The International Stroke Conference 2008 was held last February 20 – 22 in New Orleans, Louisiana. The following excerpts were the news releases from the conference.
Stroke risk factors may signal faster cognitive decline in elderly
NEW ORLEANS, Feb. 22 — Older Americans with the highest risk of stroke, but those who have never suffered a stroke, also have the highest rate of cognitive decline, researchers reported at the American Stroke Association’s International Stroke Conference 2008.
“Everyone knows that people lose some cognitive function as they age,” said George Howard, Dr.P.H., the principal investigator of the ongoing study. “We found that people at high risk of stroke, decline twice as fast as those persons considered at low-risk.”
Stroke more prevalent in United States than in Europe
NEW ORLEANS, Feb. 22 – American adults have a higher prevalence of stroke than their European counterparts, due in part to a higher rate of stroke risk factors among Americans and barriers to care in the United States, according to a study presented at the American Stroke Association’s International Stroke Conference 2008.
Compared to European men, U.S. men had 61 percent higher odds of having a stroke and U.S. women had almost twice the odds of stroke as European women.
Moderate level of aerobic fitness may lower stroke risk
NEW ORLEANS, Feb. 21 — A moderate level of aerobic fitness can significantly reduce stroke risk for men and women, according to a large, long-running study presented at the American Stroke Association’s International Stroke Conference 2008.
“Fitness has a protective effect regardless of the presence or absence of other stroke risk factors, including family history of cardiovascular disease, diabetes, high blood pressure, elevated cholesterol levels and high body mass index,” said Steven Hooker, Ph.D., the study’s lead author.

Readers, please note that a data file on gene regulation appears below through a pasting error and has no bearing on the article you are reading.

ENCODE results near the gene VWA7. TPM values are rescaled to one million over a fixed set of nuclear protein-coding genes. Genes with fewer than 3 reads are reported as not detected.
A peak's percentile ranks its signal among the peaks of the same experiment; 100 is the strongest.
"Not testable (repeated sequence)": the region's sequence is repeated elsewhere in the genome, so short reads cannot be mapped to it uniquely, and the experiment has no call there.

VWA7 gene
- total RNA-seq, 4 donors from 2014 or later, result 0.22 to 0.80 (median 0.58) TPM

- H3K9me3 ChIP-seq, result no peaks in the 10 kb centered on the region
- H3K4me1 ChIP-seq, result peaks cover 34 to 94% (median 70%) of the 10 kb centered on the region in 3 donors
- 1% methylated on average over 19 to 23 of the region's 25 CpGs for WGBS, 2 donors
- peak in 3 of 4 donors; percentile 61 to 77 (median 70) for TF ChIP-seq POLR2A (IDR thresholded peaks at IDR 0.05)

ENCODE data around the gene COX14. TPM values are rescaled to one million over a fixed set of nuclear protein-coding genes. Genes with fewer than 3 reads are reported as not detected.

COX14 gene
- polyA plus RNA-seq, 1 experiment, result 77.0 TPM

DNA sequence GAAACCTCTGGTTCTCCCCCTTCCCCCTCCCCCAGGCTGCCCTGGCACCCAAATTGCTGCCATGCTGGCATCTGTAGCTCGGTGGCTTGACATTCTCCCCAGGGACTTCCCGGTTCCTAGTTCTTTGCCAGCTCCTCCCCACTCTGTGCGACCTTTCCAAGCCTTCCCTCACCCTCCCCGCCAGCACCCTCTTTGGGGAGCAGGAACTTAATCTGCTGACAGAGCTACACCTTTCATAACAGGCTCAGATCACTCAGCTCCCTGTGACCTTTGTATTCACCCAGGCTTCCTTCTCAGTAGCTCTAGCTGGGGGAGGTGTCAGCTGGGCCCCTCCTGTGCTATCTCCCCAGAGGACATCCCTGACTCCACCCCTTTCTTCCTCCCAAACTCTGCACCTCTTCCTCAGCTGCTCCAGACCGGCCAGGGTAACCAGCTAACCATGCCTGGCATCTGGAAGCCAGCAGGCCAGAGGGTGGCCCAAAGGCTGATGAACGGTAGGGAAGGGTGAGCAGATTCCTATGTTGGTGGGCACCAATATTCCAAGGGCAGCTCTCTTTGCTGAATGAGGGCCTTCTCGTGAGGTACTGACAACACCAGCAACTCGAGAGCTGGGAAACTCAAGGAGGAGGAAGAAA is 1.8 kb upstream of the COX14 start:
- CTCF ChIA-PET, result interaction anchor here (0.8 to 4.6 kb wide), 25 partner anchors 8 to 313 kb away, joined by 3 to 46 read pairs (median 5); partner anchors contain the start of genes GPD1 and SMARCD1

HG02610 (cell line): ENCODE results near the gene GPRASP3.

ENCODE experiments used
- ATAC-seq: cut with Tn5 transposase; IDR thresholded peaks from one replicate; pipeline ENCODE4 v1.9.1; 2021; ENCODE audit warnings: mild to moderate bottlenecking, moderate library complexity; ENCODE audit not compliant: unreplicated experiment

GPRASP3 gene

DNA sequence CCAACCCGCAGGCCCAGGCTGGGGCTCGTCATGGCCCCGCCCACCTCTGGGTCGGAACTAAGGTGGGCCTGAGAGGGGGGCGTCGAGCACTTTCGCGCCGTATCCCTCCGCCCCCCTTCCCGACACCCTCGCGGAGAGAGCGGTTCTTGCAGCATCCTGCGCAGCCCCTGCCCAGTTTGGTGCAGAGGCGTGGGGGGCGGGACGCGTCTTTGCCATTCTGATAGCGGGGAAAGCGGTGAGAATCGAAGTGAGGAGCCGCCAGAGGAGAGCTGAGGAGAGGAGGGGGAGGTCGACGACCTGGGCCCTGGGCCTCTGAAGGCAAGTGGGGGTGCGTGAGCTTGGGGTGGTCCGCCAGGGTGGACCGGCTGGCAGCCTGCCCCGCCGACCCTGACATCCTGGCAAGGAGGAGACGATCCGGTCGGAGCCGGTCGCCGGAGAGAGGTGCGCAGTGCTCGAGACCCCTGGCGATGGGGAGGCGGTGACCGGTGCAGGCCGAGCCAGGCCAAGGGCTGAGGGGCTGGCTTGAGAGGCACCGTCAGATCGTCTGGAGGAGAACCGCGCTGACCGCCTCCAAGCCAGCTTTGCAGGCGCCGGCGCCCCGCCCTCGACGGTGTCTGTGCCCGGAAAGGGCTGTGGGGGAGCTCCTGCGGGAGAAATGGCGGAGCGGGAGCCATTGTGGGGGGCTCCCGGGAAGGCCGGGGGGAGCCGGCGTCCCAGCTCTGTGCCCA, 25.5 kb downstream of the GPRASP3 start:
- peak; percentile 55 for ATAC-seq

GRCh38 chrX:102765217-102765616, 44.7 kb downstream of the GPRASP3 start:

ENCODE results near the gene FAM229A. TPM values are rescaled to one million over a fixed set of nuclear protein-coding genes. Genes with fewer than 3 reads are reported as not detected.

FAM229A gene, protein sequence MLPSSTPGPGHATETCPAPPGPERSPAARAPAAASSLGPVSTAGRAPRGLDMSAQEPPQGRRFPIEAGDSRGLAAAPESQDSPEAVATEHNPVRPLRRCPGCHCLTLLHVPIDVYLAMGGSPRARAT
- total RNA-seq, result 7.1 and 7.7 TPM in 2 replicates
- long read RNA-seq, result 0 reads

Daytime dozing linked to increased stroke risk in elderly
NEW ORLEANS, Feb.21 — Regular daytime dozing forewarns of a significantly increased risk of stroke in older Americans, researchers reported at the American Stroke Association’s International Stroke Conference 2008.
Stroke risk was two- to four-fold greater in those with moderate dozing. This suggests that daytime dozing “may be an important and novel stroke risk factor,” said Bernadette Boden-Albala, Ph.D., lead author of the study.
In this study, dozing refers to a person unintentionally falling asleep.
Calls to doctor’s office may delay stroke treatment
NEW ORLEANS, Feb. 20 – Calling a primary care doctor instead of 9-1-1 at the first sign of a stroke can delay patients from reaching an emergency room during the most critical period — the first three hours after onset of stroke symptoms, researchers reported at the American Stroke Association’s International Stroke Conference 2008.
In two separate studies, one in the United States and the other in Australia, investigators found possible significant delays when doctors’ offices were called first. Calling an emergency number or an ambulance is the quickest way to reach a hospital within the three-hour window of opportunity for acute stroke treatment that can potentially avert serious post-stroke disability.
Deaths higher in stroke patients who enter hospital at night, weekends
NEW ORLEANS, Feb, 20 – Stroke patients who enter the hospital at night and on weekends are more likely to die in the hospital than those treated during regular business hours and on weekdays, according to two studies presented at the American Heart Association’s International Stroke Conference 2008.
However, regardless of when a symptom may occur, the American Stroke Association urges anyone who may be experiencing stroke symptoms to seek emergency treatment immediately.
Obesity linked to stroke increase among middle-aged women
NEW ORLEANS, Feb. 20 — Middle-aged women’s waists aren’t the only thing that increased in the last decade. So did their chance of stroke. In a new study reported at the American Stroke Association’s International Stroke Conference 2008, rising obesity rates have been linked to more strokes among women aged 35 to 54.
A previous analysis of stroke prevalence rates in the United States from 1999 to 2004 revealed that women in their midlife years were more than twice as likely as men of similar age to report having had a stroke, said Amytis Towfighi, M.D., an assistant professor in the Neurology Department at the University of Southern California in Los Angeles, Calif.